Click Create Profile in the Actions or center pane.
Name the profile and enter a profile description. Select Solaris and OSP SPARC as the Subtype and Target Type. Click Next.
The default setting is to automatically manage the OS with Oracle Enterprise Manager Ops Center and Deploy the Agent Controller. This option provides the most robust management capabilities. Deselect MPxIO for this example, as we do not want to enable SAN storage connectivity for the desktop system that is the target for this profile. Click Next.
Select None for the Networking Services and click Next.
Select a network interface that you want to use in the configuring process and Click Next.
The network interface is the interface that you want to use on the operating system. This example uses the default
net_0 interface and Static IP Address Allocation. You define the IP address when you apply the OS provisioning plan to a target.
Review the summary of the parameters selected for configuring Oracle Solaris 11 operating system, then click Finish to create the OS Configuration profile.
Expand the Plan Management section. In the section OS Configuring of Profiles and Policies section you can select the OS configuration profile to view its details in the center pane.
A monitoring profile sets the monitoring parameters for an asset. Oracle Enterprise Manager Ops Center generates an alert for an asset if one of the monitored properties, such as the file system usage or CPU usage, exceeds the values specified in the monitoring profile.
By default, pre-generated monitoring profiles are applied to assets. However, you can create modified versions of these profiles and apply them to assets. In this example, you copy the default OS monitoring policy and edit the file system usage threshold to create a new policy.
Expand Plan Management in the Navigation pane, then click Monitoring Policies.
Select the OC - Operating System policy, then click the Copy Policy icon.
Enter a name and description for the new policy, then click Next. In this example, we use the name Operating System - Group 1.
Review the details, then click Finish.
The new policy is displayed in the Monitoring Policies section.
Select the new policy.
The policy details are displayed.
Select the File System Used Space Percentage rule and click Edit Alert Monitoring Rule Parameters.
Edit the value of the Critical Threshold to 85% and the value of the Warning Threshold to 70%, then click Apply.
An Operational Profile performs specific operations, defined by a shell script, on a target system.
An operational profile can carry out any action that can be included in a shell script, such as deploying thresholds onto a managed resource, or performing state changing actions such as shutting down all logical domains and then shutting down an Oracle VM Server for SPARC. The scripts in an operational profile can run on any managed system that contains a remote agent. These scripts are executed with root permissions.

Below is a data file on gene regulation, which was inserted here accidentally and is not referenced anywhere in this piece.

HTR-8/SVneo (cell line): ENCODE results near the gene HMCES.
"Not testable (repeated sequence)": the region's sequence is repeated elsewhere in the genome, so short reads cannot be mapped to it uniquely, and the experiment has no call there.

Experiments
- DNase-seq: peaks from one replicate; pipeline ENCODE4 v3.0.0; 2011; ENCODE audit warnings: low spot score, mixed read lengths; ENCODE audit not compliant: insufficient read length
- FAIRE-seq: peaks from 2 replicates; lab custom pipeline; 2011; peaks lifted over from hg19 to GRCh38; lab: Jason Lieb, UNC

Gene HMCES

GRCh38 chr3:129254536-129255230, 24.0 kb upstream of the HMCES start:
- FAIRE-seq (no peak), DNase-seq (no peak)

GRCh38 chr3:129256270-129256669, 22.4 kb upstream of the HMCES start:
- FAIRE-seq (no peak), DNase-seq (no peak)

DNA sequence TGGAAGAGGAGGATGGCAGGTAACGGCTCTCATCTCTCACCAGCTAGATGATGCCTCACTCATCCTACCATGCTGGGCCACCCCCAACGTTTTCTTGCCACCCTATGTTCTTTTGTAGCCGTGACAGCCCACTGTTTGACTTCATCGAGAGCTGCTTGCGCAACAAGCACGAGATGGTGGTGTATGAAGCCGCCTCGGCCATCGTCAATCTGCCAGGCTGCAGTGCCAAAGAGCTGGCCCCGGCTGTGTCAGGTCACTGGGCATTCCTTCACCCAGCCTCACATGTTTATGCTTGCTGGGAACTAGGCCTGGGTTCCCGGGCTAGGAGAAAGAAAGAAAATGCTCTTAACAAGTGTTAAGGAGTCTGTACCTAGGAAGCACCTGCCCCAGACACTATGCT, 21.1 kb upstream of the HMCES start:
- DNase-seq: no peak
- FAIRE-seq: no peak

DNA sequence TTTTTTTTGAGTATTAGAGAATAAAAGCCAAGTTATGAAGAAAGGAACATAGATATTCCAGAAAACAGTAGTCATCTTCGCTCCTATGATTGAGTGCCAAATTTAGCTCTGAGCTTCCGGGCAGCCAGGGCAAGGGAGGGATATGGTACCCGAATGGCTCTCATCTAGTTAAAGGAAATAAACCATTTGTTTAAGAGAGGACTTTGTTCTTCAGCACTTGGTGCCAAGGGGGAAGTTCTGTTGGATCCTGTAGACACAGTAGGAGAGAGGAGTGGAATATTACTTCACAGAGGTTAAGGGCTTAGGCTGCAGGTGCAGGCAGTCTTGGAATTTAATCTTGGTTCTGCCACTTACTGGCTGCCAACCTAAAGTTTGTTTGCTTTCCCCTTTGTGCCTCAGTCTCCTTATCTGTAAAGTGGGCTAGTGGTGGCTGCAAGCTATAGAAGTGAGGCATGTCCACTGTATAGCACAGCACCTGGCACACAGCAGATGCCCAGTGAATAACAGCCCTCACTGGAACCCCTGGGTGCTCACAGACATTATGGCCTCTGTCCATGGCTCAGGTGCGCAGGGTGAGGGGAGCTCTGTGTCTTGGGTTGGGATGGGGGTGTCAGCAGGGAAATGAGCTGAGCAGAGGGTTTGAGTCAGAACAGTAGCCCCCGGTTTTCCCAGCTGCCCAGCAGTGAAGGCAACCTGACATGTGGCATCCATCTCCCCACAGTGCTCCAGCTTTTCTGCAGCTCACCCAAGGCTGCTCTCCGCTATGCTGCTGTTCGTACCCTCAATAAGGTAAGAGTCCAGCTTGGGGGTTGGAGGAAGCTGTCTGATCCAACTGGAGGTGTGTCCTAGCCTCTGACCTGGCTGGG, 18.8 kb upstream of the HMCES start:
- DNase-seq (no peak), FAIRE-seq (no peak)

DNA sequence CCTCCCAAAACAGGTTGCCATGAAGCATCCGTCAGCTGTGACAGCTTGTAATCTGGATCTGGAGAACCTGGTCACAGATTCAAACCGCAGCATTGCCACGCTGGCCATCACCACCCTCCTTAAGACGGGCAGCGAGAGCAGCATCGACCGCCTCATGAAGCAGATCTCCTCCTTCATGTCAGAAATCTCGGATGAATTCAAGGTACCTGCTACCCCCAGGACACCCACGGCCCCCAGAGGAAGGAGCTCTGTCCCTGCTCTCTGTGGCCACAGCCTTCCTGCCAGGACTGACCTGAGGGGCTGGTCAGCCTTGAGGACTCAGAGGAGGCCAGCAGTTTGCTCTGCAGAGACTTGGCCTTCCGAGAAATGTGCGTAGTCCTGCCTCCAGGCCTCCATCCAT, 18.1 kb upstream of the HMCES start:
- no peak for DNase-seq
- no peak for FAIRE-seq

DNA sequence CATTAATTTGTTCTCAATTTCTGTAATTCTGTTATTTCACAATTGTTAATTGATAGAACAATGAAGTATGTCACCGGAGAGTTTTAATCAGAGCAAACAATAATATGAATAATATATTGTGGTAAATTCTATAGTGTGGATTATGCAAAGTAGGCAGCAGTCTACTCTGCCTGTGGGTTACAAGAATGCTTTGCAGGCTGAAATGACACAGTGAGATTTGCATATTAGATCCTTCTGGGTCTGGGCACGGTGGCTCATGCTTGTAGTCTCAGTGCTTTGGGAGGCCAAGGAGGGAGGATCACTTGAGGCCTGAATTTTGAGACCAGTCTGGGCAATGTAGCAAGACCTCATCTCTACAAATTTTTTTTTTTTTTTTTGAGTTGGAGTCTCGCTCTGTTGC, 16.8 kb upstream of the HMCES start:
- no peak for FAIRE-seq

Perform the following steps to create an operational profile. In this example, the operational profile will create a new directory, then modify the directory's permissions.
Expand Plan Management in the Navigation pane, then click Operational Profiles.
Click Create Profile.
Name the new profile and add a description. In this example, use the name Add Company File. Select the Operating System subtype, then click Next.
Define the script, then click Next.
Select the Remote Shell type.
Define the time out parameters.
Enter the script in the Script field:
#!/bin/bash mkdir /var/tmp/company chmod 776 /var/tmp/company
The Specify Additional Variables page is displayed. Click Next.
The Summary page is displayed. Review the profile, then click Finish.
A complex plan combines multiple existing profiles and plans into a larger job.
In this example, we will create an Install Server plan, which will run first the OS Provisioning plan that we edited, followed by the edited monitoring profile, followed by the operational profile to add a directory and modify its permissions.
Perform the following steps to create this plan:
Expand Plan Management in the Navigation pane, then click Install Server in the Deployment Plans section.
Click Create Plan from Template in the Actions pane.
Name the new plan and add a description. Select Stop at Failure for the failure policy.
In the OS Provision (Required step) row, select the S11.1SPARC-9.6.0-Desktop OS Provisioning profile.
In the OS Config (Required step) row, select the SPARC desktop OS Configuration plan.
In the Operation row, select the Add Company File operational profile.
In the Monitoring row, select the Operating System - Group 1 monitoring profile.
Review the plan, then click Save.
See the Oracle Enterprise Manager Ops Center Feature Reference Guide for information about plans and profiles. This document is available in the Oracle Enterprise Manager Ops Center Documentation Library at
See the Operate How To library at
http://docs.oracle.com/cd/E40871_01/nav/operatehowto.htm for more information about using profiles and plans in your environment.
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Oracle Enterprise Manager Ops Center Using Complex Plans, 12c Release 2 (18.104.22.168.0)